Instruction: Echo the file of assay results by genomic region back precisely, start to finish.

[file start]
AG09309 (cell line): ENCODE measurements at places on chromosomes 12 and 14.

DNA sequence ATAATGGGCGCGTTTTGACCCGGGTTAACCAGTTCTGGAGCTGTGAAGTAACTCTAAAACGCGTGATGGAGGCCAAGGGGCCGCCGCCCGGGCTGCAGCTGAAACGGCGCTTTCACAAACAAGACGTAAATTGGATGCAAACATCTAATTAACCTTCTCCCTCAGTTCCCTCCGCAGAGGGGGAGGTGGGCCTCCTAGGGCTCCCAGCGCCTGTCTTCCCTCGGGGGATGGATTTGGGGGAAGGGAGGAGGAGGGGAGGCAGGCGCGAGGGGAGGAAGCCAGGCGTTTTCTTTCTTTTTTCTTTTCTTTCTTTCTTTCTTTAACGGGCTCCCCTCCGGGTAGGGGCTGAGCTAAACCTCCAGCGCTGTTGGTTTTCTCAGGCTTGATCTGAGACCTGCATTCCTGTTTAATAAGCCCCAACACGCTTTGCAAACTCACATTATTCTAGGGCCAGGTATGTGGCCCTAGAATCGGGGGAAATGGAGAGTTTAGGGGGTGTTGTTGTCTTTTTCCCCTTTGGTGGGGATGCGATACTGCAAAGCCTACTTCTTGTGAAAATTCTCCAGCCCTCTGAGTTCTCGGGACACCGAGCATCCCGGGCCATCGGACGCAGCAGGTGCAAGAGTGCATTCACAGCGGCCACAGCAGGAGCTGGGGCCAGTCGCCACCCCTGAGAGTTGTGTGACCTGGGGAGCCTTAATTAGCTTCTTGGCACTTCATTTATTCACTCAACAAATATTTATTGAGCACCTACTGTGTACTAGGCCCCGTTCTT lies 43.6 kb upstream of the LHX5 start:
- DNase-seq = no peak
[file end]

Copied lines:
AG09309 (cell line): ENCODE measurements at places on chromosomes 12 and 14.

DNA sequence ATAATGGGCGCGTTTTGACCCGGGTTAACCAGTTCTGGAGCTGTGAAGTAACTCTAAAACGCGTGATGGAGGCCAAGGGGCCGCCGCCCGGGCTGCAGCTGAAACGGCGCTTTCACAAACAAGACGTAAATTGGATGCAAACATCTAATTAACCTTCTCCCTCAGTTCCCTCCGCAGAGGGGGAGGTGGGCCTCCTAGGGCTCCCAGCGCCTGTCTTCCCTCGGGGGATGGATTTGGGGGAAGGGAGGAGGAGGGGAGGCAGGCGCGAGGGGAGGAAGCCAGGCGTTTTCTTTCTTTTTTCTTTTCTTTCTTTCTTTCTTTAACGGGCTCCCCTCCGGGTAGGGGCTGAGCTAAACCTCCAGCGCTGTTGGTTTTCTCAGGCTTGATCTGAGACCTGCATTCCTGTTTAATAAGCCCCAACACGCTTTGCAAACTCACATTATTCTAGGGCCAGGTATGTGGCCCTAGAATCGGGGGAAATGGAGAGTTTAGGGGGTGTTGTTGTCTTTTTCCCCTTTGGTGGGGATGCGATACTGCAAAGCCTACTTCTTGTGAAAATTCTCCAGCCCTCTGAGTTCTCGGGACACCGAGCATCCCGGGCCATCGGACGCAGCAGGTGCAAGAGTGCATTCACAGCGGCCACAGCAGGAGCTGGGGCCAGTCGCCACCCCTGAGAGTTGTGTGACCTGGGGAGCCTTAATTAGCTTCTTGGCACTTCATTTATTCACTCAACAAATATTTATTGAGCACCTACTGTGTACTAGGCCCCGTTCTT lies 43.6 kb upstream of the LHX5 start:
- DNase-seq = no peak